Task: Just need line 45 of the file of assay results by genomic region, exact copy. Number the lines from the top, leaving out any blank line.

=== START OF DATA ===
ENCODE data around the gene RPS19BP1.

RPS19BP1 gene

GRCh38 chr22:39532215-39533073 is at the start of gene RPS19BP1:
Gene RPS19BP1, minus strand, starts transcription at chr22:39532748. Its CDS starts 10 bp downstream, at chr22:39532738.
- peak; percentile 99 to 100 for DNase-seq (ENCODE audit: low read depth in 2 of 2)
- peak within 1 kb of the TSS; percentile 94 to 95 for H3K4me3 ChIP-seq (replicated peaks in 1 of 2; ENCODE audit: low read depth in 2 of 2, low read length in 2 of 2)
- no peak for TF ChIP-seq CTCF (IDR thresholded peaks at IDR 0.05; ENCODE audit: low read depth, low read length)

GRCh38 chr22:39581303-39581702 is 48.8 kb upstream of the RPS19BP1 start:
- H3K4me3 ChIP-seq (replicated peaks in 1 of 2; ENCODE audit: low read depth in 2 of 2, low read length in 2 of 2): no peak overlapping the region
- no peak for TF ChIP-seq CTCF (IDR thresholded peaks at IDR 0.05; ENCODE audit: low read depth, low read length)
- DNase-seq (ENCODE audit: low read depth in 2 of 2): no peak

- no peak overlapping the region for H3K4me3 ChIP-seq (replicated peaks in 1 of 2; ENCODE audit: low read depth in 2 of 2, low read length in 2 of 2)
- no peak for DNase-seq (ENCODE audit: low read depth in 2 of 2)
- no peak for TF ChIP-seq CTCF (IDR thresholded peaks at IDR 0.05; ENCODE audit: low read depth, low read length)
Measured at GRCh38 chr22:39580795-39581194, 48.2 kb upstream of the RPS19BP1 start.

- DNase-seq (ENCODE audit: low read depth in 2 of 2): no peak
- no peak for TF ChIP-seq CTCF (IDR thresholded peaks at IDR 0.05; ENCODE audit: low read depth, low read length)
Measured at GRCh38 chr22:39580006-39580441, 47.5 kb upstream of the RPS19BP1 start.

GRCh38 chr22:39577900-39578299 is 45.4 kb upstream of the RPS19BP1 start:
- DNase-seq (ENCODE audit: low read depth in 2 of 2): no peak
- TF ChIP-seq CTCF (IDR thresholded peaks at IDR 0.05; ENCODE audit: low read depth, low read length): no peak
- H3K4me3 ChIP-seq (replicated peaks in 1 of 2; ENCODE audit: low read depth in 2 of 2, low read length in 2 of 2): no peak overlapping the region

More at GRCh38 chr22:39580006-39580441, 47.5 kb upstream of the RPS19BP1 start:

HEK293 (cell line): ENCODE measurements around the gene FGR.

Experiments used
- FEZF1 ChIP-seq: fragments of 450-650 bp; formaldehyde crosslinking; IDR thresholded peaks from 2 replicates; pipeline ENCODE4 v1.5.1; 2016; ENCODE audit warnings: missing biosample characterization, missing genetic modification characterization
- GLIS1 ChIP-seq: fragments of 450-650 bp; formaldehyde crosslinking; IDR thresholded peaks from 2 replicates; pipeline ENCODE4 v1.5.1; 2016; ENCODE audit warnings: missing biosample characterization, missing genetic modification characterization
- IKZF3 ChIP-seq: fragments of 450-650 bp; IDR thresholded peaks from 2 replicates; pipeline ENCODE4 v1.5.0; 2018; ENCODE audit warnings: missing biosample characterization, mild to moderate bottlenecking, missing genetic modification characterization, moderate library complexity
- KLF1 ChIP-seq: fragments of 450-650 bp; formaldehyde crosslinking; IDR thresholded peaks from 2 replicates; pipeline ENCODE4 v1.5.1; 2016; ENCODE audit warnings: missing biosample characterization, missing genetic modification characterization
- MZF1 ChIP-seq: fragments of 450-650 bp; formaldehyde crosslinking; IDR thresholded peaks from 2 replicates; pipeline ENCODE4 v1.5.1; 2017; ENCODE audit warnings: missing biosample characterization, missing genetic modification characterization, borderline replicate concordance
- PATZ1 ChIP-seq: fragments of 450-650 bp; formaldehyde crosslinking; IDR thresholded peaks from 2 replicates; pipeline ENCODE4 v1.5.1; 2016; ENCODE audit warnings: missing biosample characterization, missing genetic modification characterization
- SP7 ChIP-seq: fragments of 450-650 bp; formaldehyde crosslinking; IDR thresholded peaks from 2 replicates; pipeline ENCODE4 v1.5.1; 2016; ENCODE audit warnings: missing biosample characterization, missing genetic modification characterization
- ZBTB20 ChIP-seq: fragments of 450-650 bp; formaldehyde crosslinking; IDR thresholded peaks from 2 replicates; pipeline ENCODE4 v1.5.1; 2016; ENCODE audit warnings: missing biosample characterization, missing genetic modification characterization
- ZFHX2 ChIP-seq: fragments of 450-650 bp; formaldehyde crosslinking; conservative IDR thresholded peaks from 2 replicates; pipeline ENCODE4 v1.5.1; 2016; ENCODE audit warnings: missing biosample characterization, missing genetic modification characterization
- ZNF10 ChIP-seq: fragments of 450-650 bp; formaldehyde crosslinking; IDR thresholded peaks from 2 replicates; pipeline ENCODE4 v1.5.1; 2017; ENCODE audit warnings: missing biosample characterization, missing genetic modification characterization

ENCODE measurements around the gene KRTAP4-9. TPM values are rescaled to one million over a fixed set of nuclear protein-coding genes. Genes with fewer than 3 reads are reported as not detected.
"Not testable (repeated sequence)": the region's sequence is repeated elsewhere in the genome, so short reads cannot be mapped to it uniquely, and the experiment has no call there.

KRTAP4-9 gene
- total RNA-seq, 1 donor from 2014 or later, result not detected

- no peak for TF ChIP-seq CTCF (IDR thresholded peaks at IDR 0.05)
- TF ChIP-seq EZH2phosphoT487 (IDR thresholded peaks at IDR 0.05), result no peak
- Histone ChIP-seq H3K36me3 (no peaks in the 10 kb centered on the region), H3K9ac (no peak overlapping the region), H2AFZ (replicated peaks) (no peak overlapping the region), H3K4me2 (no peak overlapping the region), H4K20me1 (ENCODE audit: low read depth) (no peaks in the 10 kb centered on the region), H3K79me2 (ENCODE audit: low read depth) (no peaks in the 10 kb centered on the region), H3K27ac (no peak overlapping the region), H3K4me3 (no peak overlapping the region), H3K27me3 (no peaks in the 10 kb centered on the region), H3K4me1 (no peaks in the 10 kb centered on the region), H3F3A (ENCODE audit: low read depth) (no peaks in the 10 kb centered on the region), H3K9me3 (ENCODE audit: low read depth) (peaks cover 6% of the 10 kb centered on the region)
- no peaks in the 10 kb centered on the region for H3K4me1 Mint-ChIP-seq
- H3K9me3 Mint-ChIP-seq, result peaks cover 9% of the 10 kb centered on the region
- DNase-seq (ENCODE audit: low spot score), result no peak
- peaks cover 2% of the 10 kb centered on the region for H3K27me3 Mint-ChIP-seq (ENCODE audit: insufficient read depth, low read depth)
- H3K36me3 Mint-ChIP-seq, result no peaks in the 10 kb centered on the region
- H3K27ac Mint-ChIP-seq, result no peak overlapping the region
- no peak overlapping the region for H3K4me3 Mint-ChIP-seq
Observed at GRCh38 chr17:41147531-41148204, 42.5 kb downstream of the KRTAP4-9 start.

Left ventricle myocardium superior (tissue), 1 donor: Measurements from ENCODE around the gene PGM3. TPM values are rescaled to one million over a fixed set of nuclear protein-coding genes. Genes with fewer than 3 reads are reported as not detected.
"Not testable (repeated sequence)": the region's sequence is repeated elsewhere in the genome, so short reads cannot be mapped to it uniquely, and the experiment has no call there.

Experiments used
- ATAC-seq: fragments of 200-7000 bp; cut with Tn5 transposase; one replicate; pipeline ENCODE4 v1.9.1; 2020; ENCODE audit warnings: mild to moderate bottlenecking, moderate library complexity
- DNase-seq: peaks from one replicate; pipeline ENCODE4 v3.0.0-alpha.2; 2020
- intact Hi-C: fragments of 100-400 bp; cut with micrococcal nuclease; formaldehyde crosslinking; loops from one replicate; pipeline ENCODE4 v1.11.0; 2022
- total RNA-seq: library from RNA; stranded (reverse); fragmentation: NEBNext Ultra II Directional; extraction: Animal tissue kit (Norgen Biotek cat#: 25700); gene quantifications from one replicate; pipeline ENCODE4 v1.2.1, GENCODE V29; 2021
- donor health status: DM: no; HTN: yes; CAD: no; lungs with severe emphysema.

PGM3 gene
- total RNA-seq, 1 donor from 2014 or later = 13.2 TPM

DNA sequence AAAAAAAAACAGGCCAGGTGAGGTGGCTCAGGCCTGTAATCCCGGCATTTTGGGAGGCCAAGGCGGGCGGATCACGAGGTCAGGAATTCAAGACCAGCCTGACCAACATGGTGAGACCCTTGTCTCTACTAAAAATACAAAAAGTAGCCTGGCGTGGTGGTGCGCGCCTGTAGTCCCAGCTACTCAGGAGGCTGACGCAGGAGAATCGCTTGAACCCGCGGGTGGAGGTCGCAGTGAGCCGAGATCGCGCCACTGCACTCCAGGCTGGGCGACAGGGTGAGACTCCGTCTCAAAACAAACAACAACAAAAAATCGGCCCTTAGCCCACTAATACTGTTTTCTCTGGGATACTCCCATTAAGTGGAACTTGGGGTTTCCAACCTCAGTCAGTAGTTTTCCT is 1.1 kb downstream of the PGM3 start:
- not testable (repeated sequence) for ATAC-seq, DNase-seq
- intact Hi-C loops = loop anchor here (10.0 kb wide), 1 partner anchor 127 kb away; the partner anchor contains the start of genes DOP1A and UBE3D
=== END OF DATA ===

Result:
- DNase-seq (ENCODE audit: low spot score), result no peak